T.S.O.L.

The Trigger Complex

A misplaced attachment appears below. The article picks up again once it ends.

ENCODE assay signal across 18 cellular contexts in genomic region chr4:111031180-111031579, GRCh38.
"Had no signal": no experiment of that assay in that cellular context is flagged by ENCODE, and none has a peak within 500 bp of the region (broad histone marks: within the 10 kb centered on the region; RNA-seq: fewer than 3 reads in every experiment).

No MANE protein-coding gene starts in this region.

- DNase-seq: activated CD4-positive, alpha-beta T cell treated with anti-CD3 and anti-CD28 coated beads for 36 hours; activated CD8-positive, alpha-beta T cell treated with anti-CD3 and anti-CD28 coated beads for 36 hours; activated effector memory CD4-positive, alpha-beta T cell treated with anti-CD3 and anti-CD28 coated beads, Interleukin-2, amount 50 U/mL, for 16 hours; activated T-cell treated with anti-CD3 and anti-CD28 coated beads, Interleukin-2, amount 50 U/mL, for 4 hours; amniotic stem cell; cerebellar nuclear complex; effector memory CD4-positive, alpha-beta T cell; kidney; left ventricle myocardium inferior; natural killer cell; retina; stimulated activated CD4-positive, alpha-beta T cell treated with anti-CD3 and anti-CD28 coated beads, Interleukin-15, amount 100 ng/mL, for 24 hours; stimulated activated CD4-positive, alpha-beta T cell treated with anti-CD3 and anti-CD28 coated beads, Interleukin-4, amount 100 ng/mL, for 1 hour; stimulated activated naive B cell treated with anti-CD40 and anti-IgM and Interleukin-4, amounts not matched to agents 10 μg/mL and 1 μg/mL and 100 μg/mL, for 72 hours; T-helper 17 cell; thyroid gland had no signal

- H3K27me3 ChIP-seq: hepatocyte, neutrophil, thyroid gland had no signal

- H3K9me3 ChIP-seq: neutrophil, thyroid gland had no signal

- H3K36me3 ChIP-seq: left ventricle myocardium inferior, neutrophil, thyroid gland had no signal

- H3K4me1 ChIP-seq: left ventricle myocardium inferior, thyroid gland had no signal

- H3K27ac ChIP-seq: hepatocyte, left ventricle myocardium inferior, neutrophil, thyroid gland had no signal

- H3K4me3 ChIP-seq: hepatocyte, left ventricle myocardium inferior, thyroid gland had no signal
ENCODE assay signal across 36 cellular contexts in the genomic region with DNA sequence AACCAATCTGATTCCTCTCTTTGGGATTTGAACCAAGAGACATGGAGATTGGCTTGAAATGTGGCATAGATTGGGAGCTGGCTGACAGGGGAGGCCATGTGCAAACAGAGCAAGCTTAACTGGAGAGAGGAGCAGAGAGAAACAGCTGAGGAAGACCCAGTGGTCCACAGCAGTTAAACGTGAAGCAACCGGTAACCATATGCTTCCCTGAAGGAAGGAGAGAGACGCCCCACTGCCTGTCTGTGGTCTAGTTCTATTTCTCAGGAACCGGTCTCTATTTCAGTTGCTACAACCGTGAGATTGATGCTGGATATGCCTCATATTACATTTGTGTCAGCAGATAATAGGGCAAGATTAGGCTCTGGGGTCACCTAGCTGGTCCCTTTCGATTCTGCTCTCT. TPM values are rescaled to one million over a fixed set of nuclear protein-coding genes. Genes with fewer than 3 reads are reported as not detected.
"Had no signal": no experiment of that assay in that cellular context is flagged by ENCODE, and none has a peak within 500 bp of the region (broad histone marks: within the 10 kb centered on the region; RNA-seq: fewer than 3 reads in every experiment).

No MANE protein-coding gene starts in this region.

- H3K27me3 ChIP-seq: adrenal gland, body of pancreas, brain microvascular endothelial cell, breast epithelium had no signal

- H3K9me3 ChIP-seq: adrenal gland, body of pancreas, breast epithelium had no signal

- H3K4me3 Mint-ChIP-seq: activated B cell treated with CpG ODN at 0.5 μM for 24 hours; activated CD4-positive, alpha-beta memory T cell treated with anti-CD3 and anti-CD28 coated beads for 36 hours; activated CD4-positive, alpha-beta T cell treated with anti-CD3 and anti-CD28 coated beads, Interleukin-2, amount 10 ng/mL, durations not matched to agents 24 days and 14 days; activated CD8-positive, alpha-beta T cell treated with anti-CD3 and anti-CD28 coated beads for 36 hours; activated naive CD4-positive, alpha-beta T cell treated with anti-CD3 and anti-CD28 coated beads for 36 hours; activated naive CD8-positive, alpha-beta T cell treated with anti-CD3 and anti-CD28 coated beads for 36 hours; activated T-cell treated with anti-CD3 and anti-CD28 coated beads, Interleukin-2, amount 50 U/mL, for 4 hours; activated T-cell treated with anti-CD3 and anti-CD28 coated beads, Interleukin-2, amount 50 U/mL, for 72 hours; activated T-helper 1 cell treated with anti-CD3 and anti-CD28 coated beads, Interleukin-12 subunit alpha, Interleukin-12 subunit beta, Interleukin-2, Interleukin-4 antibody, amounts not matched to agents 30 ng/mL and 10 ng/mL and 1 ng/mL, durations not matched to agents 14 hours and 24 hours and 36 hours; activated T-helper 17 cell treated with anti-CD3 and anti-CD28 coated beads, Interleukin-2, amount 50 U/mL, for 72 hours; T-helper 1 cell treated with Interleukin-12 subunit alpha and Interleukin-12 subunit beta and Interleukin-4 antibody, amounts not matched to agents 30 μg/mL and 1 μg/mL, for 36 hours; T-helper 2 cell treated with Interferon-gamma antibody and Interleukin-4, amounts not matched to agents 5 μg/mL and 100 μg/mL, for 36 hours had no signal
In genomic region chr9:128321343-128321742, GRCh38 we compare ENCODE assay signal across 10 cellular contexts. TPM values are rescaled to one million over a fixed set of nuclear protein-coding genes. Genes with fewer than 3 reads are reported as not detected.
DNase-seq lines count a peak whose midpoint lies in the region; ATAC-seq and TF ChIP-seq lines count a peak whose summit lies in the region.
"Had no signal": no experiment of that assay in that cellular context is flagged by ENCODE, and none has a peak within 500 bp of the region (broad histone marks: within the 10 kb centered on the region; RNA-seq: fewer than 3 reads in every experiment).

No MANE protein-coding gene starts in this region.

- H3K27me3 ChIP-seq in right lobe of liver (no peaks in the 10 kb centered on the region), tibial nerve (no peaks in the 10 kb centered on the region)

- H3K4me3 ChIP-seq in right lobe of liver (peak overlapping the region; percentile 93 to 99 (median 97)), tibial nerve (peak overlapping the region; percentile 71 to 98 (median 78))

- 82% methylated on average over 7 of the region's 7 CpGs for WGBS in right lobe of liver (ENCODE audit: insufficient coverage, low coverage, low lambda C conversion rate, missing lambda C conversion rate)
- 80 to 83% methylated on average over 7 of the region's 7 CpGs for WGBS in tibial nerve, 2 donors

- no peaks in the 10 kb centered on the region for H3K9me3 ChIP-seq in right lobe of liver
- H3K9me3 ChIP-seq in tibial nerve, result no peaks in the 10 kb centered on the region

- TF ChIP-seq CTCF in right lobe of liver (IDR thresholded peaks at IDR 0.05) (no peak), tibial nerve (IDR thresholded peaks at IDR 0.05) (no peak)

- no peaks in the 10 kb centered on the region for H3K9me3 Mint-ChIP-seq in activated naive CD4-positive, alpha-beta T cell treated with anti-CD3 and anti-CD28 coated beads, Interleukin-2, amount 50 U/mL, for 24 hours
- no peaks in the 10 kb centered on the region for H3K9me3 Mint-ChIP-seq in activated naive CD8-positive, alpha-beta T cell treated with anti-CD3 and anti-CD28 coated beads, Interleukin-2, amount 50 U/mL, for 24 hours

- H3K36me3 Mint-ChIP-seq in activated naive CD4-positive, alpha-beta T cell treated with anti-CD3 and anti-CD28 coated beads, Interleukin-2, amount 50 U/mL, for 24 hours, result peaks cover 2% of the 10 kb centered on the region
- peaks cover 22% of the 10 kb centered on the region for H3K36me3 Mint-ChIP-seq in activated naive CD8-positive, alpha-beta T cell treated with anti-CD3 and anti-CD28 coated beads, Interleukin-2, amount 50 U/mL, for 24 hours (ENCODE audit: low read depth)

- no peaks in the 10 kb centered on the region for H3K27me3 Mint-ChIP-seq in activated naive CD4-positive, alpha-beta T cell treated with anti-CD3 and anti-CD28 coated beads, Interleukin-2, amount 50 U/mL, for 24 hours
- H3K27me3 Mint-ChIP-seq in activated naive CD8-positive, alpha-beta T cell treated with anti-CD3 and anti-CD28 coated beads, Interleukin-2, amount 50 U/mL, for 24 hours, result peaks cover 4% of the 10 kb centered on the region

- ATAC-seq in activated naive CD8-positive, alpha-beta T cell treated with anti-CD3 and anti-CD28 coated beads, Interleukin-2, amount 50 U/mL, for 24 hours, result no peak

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The tenth studio long-player from the mercurial L.A. punk legends, Trigger Complex is a muscular and melodic, hook-driven romp through the band's myriad guises that strikes the perfect balance between convivial, nostalgic, and apoplectic. Opener "Give Me More" sets a familiar tone, splitting the difference, sonically at least, between vintage west coast punk and sunset strip sleaze, while no less propulsive and earworm-worthy offerings like "Sometimes" and "Satellites" suggest a predisposition toward Prison Bound-era Social Distortion-inspired heartland rock. Like their closest U.K. counterparts the Damned, T.S.O.L. have spent their careers marching to the beats of many drummers -- in this case, it's new man behind the kit Chip Hanna leading the way -- and founders Ron Emory (guitar), Mike Roche (bass), and Jack Grisham (vocals) seem more than content keeping up with their long streak of pop culture non-compliance. They vamp it up on the bawdy "Don't You Want Me," tear it up on the propulsive "Right Side," and even dial it back on the heartfelt, strings-laden "Nothing Ever Lasts," but the constant shifts in tone never feel inauthentic -- the whole ride feels like an amalgam of early-'80s Damned, the Cult, Against Me!, and the Killers. Trigger Complex is a late-career gem that's both resonant and a shit-ton of fun, and its lack of any sort of agenda is its greatest strength.

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